Wednesday, July 2, 2008

Landscape - White Pine Decline

I recently had a call from a landscaper about loss of white pines in the landscape. This is a common occurrence in Kent County. The following is an article that explains why we lose white pines.

White pine (Pinus strobus) is a native forest species with many cultural problems because it is not generally well adapted to landscape use outside its native range with Southern Delaware being out of that range.

White pine decline refers to a combination of environmental stress factors and soil pathogens. White pines are sensitive to heat, soil pH and the compacted soil common in landscapes. White pine is also one of the tree species most sensitive to air pollution damage. Low levels of sulfur dioxide, ozone, and fluorides will lead to needle chlorosis and tipburn. The older needles (two to three years old) will often fall off prematurely.

The white pines available from nurseries have been grown originally from seeds. Due to the natural genetic variability found in seed grown trees, individual white pines will differ greatly in their adaptability to landscape conditions. In other words, a planting of white pines, all from the same nursery, will frequently have some trees declining and the rest doing well.

White pine decline in landscapes has been the subject of several recent research projects. It has been determined that summer temperatures above 75° F, salt spray, and disturbed soil profiles (poor drainage) are serious stresses on white pine. In addition, white pine is subject to a greater array of diseases than any other North American tree species. White pine root decline, caused by the Verticicladiella procera fungus, is often associated in the death of weakened pines. This disease in its later stages produces an obvious canker at the trees base covered with bleeding white sap.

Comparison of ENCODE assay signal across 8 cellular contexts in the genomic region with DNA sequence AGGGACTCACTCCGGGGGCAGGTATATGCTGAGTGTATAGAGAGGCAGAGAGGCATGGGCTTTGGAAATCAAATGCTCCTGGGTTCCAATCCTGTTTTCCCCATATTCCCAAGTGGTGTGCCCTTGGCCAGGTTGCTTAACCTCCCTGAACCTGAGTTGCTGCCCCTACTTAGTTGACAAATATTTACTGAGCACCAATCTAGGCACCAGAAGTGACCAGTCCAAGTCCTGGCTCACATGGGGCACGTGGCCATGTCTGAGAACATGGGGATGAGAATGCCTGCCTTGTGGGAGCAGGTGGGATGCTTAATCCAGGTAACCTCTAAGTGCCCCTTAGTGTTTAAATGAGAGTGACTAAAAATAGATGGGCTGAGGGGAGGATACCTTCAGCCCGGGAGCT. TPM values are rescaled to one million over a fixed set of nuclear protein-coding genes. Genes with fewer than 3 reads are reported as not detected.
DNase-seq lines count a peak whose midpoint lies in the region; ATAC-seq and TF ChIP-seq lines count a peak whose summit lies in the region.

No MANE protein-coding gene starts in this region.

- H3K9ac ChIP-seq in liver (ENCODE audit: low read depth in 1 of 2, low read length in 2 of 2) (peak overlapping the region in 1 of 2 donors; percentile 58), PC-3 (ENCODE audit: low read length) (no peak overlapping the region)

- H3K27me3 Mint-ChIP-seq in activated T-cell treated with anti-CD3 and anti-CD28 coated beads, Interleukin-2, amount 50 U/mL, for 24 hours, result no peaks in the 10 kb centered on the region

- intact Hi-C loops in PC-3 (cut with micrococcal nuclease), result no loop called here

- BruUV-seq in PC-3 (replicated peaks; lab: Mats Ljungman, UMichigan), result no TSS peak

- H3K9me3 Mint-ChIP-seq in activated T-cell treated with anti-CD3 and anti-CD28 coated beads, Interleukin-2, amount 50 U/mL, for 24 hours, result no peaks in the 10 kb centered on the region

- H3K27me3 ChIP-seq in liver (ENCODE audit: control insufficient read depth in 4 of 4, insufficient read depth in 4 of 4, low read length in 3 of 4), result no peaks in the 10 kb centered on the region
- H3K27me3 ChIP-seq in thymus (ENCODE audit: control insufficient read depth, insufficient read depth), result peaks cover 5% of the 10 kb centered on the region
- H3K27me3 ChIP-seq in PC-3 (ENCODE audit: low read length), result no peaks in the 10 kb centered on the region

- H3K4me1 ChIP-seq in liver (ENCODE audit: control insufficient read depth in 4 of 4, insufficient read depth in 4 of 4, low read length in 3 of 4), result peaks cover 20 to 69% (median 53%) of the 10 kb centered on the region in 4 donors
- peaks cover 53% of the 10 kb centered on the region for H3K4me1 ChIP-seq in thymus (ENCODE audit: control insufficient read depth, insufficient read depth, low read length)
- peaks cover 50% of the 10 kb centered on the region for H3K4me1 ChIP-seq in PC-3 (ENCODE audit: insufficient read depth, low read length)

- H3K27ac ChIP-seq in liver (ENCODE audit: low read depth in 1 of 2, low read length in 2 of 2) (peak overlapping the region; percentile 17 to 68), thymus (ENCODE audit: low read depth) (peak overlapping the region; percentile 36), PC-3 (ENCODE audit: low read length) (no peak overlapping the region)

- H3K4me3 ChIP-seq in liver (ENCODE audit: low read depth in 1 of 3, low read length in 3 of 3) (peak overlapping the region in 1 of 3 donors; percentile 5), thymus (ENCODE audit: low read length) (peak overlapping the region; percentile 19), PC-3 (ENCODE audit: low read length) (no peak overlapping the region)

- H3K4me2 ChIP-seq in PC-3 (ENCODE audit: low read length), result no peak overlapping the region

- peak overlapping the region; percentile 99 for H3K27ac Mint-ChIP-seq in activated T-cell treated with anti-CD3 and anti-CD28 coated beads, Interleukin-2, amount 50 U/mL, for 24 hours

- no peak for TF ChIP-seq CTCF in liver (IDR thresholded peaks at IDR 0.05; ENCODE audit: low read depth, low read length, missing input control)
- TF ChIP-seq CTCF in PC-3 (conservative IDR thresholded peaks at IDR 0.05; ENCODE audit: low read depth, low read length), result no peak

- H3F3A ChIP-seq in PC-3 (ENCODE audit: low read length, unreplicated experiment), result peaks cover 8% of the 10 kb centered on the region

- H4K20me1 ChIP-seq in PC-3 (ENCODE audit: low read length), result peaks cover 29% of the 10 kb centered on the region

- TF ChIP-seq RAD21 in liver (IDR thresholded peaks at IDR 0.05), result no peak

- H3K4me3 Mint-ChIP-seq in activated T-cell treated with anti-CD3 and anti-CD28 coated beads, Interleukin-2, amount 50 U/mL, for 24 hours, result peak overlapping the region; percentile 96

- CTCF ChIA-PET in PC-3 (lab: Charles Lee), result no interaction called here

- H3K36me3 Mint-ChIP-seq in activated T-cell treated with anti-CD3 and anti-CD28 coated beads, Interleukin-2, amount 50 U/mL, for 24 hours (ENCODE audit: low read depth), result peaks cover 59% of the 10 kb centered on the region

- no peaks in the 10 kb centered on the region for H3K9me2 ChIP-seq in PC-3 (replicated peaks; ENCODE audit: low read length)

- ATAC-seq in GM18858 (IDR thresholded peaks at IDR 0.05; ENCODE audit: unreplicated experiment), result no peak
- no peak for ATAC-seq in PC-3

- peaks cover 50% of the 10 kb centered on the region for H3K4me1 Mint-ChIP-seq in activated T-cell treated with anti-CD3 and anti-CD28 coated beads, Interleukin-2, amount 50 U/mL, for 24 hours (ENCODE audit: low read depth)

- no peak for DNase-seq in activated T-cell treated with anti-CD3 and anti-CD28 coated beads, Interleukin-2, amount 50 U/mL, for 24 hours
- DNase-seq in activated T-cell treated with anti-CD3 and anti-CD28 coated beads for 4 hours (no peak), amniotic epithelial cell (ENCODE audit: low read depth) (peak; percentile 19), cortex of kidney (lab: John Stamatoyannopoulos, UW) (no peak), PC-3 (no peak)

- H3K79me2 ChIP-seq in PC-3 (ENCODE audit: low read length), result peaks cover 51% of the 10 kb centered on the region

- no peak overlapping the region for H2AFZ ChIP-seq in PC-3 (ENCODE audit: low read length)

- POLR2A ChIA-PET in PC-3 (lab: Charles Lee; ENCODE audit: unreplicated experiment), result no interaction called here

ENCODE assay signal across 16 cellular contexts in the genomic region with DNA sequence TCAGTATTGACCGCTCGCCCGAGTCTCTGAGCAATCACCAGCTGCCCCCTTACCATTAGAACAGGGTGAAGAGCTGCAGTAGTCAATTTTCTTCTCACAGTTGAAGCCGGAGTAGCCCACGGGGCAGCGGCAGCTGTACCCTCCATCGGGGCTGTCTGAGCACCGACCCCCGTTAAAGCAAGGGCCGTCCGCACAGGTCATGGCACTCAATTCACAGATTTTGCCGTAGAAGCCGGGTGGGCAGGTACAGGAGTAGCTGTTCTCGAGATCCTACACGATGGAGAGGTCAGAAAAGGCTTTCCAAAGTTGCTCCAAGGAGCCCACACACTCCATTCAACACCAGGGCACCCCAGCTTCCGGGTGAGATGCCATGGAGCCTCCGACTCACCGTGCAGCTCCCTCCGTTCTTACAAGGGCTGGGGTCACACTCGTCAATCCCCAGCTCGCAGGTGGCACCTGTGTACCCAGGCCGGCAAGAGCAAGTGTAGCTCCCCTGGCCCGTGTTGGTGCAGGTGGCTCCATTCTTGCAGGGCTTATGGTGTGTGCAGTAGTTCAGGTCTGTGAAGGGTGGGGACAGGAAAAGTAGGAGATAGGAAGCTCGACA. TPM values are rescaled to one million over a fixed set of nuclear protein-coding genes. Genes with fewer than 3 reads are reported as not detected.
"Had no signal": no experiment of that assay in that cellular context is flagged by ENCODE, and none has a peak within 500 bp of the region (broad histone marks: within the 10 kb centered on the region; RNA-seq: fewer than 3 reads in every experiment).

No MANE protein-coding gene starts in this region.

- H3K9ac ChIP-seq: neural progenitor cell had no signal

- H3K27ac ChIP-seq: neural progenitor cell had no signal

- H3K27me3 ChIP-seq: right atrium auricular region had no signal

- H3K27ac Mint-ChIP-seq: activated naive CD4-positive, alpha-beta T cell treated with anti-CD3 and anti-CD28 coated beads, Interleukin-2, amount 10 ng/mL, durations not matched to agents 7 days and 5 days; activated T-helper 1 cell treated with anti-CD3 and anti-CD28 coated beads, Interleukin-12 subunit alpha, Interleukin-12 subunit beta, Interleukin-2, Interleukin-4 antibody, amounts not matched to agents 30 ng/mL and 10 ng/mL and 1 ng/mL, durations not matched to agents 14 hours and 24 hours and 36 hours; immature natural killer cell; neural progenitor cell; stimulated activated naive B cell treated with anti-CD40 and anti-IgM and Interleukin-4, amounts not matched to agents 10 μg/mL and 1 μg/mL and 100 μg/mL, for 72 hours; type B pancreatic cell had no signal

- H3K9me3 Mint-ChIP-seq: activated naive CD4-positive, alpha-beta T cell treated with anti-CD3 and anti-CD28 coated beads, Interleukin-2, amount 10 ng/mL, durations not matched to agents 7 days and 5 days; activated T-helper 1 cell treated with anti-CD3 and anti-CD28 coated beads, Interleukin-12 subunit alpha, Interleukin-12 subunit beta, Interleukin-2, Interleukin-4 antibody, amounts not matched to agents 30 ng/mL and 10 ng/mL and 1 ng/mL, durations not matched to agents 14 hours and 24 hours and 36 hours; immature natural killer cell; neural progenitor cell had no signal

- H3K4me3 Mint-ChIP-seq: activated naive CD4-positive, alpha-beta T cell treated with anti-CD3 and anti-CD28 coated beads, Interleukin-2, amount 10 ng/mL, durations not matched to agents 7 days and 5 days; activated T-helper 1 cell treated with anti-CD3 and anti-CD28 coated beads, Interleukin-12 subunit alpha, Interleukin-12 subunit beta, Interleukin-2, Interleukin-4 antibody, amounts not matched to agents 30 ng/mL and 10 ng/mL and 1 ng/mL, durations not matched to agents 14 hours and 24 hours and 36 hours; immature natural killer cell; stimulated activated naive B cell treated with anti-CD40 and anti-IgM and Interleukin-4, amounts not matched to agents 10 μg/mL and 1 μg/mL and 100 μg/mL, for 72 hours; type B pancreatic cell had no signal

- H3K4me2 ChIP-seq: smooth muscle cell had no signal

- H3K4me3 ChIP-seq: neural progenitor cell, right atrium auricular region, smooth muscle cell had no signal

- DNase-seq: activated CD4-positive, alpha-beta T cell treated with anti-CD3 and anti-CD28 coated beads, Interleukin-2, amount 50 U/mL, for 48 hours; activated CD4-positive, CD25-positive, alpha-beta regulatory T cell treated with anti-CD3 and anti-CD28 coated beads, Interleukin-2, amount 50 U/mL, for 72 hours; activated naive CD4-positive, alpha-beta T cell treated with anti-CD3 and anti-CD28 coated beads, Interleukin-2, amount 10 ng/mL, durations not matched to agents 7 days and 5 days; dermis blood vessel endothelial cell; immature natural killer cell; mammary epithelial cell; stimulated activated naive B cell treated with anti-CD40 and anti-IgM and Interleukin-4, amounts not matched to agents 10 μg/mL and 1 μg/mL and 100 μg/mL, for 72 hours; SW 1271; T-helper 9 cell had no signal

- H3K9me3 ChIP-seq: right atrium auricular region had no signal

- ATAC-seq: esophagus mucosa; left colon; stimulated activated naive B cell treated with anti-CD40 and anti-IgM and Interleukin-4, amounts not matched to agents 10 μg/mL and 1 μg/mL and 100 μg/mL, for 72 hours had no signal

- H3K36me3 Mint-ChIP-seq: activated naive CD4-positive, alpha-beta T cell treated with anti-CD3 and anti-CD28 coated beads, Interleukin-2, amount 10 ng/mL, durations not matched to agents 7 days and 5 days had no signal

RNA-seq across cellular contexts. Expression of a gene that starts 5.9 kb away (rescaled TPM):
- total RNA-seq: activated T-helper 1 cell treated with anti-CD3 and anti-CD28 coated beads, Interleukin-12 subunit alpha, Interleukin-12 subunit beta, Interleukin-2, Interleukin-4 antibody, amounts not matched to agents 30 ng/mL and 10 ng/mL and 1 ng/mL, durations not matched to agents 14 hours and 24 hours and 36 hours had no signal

Mulching around white pines and watering deeply once a week during hot spells is recommended. A fertilization and pest control program should also be established. Soil pH should be maintained between 5.2 and 5.6 and micronutrient deficiencies (such as iron) should be corrected. Soil compaction can be mitigated with a variety of soil aerification procedures.

Declining white pines will frequently die, even with the best of care. When this happens the following is recommended: I. Do not replant white pine in the same location. II. Replant with a tree species known to have tolerance to landscape conditions in your area.

Conifers (evergreens) adapted to replace declining white pines include:

Pitch pine (Pinus rigida) or Virginia pine (Pinus virginiana)
Cedar of Lebanon (Cedrus libani)
Deodar Cedar (Cedrus deodara)
Japanese cryptomeria (Cryptomeria japonica)
Norway Spruce
Eastern Red Cedar

If white pine must be used in the same location, select a locally grown tree (this will be better adapted to your conditions). Plant in the fall or early spring, avoid late spring and summer planting.

Adapted from "Cultural Problems of Eastern White Pine" by Bruce R. Fraedrich, Ph. D., Plant Pathologist, Bartlett Tree Research Laboratories, Charlotte, NC

No comments: